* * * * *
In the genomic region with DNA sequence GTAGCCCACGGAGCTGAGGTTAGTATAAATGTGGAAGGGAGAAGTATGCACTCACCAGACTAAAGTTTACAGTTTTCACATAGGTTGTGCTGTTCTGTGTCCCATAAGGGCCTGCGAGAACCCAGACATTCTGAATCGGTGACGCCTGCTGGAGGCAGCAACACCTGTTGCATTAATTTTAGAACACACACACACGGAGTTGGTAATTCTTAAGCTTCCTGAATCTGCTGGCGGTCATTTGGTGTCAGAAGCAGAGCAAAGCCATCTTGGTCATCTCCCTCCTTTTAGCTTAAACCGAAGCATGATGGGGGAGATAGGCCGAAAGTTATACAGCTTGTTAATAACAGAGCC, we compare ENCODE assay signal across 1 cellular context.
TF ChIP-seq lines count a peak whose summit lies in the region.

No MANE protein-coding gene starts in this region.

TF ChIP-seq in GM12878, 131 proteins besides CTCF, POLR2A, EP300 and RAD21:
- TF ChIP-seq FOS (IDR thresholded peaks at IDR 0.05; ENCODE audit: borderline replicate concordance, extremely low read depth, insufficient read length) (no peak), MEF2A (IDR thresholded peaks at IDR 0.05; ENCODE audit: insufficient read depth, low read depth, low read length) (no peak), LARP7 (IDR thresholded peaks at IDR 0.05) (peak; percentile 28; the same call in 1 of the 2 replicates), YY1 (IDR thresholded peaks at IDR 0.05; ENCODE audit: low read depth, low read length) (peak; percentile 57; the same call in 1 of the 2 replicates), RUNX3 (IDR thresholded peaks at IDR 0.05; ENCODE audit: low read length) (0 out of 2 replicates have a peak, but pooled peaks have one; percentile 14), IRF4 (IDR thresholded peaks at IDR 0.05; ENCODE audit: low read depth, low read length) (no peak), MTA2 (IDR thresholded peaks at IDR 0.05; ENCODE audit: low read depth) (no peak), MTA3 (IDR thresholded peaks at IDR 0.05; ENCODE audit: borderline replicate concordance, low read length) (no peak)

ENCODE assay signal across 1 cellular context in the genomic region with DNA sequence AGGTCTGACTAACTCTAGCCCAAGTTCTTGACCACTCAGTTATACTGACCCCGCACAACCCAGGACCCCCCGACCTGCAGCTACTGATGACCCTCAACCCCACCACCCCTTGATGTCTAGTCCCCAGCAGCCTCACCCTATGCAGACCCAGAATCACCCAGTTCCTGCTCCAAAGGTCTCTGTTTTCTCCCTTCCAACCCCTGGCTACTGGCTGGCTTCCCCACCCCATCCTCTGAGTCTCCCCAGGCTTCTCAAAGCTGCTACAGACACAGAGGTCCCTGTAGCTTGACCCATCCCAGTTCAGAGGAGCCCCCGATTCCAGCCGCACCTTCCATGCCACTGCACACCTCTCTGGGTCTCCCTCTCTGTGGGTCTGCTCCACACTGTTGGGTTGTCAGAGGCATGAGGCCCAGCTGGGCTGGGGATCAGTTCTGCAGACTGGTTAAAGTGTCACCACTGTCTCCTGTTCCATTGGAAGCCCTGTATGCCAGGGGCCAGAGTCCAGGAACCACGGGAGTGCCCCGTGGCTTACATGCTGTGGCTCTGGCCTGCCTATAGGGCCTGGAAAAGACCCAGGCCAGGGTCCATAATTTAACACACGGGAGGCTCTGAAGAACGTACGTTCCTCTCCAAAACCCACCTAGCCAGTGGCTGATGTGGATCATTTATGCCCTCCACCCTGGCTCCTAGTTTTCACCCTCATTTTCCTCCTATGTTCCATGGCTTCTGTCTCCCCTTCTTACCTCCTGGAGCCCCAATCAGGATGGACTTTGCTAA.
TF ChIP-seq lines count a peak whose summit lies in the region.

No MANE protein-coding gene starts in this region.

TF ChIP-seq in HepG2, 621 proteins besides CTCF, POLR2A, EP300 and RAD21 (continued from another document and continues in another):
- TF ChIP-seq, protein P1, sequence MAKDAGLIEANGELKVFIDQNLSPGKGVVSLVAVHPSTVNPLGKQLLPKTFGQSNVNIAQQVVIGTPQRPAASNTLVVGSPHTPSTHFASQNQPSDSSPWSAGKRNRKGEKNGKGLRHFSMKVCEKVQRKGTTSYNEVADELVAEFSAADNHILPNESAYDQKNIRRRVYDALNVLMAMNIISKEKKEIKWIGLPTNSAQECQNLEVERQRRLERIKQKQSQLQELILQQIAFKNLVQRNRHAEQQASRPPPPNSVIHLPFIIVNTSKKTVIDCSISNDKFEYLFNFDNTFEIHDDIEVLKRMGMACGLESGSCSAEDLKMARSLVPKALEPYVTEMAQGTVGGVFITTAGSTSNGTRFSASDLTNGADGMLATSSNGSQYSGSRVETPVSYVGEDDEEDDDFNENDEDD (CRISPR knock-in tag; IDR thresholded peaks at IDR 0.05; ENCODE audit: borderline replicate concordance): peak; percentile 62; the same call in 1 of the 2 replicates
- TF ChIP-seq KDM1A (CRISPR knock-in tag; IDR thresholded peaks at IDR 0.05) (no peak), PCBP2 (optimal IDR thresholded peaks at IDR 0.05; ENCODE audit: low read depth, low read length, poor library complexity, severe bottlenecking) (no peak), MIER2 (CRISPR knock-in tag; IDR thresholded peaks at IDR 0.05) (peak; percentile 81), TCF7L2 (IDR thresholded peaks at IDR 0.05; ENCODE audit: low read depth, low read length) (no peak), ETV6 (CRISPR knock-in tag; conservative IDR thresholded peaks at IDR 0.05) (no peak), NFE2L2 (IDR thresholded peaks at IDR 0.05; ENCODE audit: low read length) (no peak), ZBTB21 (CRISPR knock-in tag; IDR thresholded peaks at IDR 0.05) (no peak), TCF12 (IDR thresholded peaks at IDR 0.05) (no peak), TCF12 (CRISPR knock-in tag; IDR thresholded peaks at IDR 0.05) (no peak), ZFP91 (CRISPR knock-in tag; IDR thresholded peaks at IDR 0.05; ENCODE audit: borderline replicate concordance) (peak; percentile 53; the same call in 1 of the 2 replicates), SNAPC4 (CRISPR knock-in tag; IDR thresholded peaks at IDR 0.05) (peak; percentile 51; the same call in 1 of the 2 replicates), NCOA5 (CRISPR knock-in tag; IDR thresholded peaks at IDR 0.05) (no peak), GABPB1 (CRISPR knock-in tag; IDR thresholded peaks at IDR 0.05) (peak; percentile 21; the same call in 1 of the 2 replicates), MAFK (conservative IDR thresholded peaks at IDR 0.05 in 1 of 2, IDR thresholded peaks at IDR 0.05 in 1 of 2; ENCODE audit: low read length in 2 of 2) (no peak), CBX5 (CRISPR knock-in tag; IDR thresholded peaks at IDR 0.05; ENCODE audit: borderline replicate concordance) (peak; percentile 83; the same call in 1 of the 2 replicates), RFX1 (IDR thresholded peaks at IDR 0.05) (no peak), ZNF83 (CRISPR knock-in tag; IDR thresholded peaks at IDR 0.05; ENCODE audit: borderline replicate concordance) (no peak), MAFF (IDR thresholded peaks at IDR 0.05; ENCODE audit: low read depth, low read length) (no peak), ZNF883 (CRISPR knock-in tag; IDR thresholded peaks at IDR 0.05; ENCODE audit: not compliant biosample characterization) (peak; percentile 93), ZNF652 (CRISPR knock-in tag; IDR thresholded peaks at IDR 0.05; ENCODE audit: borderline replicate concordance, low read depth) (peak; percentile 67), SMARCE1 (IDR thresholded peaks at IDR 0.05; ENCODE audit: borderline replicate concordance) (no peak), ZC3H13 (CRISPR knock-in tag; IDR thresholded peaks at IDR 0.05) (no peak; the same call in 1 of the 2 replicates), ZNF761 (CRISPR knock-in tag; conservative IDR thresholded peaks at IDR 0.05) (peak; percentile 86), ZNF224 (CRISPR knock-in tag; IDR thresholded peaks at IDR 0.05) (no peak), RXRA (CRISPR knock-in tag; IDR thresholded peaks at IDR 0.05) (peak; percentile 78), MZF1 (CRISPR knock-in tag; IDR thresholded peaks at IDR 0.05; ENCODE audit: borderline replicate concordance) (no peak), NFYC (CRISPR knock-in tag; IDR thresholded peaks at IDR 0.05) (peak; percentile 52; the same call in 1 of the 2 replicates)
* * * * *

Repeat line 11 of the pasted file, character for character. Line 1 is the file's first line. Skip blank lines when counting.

- TF ChIP-seq KDM1A (CRISPR knock-in tag; IDR thresholded peaks at IDR 0.05) (no peak), PCBP2 (optimal IDR thresholded peaks at IDR 0.05; ENCODE audit: low read depth, low read length, poor library complexity, severe bottlenecking) (no peak), MIER2 (CRISPR knock-in tag; IDR thresholded peaks at IDR 0.05) (peak; percentile 81), TCF7L2 (IDR thresholded peaks at IDR 0.05; ENCODE audit: low read depth, low read length) (no peak), ETV6 (CRISPR knock-in tag; conservative IDR thresholded peaks at IDR 0.05) (no peak), NFE2L2 (IDR thresholded peaks at IDR 0.05; ENCODE audit: low read length) (no peak), ZBTB21 (CRISPR knock-in tag; IDR thresholded peaks at IDR 0.05) (no peak), TCF12 (IDR thresholded peaks at IDR 0.05) (no peak), TCF12 (CRISPR knock-in tag; IDR thresholded peaks at IDR 0.05) (no peak), ZFP91 (CRISPR knock-in tag; IDR thresholded peaks at IDR 0.05; ENCODE audit: borderline replicate concordance) (peak; percentile 53; the same call in 1 of the 2 replicates), SNAPC4 (CRISPR knock-in tag; IDR thresholded peaks at IDR 0.05) (peak; percentile 51; the same call in 1 of the 2 replicates), NCOA5 (CRISPR knock-in tag; IDR thresholded peaks at IDR 0.05) (no peak), GABPB1 (CRISPR knock-in tag; IDR thresholded peaks at IDR 0.05) (peak; percentile 21; the same call in 1 of the 2 replicates), MAFK (conservative IDR thresholded peaks at IDR 0.05 in 1 of 2, IDR thresholded peaks at IDR 0.05 in 1 of 2; ENCODE audit: low read length in 2 of 2) (no peak), CBX5 (CRISPR knock-in tag; IDR thresholded peaks at IDR 0.05; ENCODE audit: borderline replicate concordance) (peak; percentile 83; the same call in 1 of the 2 replicates), RFX1 (IDR thresholded peaks at IDR 0.05) (no peak), ZNF83 (CRISPR knock-in tag; IDR thresholded peaks at IDR 0.05; ENCODE audit: borderline replicate concordance) (no peak), MAFF (IDR thresholded peaks at IDR 0.05; ENCODE audit: low read depth, low read length) (no peak), ZNF883 (CRISPR knock-in tag; IDR thresholded peaks at IDR 0.05; ENCODE audit: not compliant biosample characterization) (peak; percentile 93), ZNF652 (CRISPR knock-in tag; IDR thresholded peaks at IDR 0.05; ENCODE audit: borderline replicate concordance, low read depth) (peak; percentile 67), SMARCE1 (IDR thresholded peaks at IDR 0.05; ENCODE audit: borderline replicate concordance) (no peak), ZC3H13 (CRISPR knock-in tag; IDR thresholded peaks at IDR 0.05) (no peak; the same call in 1 of the 2 replicates), ZNF761 (CRISPR knock-in tag; conservative IDR thresholded peaks at IDR 0.05) (peak; percentile 86), ZNF224 (CRISPR knock-in tag; IDR thresholded peaks at IDR 0.05) (no peak), RXRA (CRISPR knock-in tag; IDR thresholded peaks at IDR 0.05) (peak; percentile 78), MZF1 (CRISPR knock-in tag; IDR thresholded peaks at IDR 0.05; ENCODE audit: borderline replicate concordance) (no peak), NFYC (CRISPR knock-in tag; IDR thresholded peaks at IDR 0.05) (peak; percentile 52; the same call in 1 of the 2 replicates)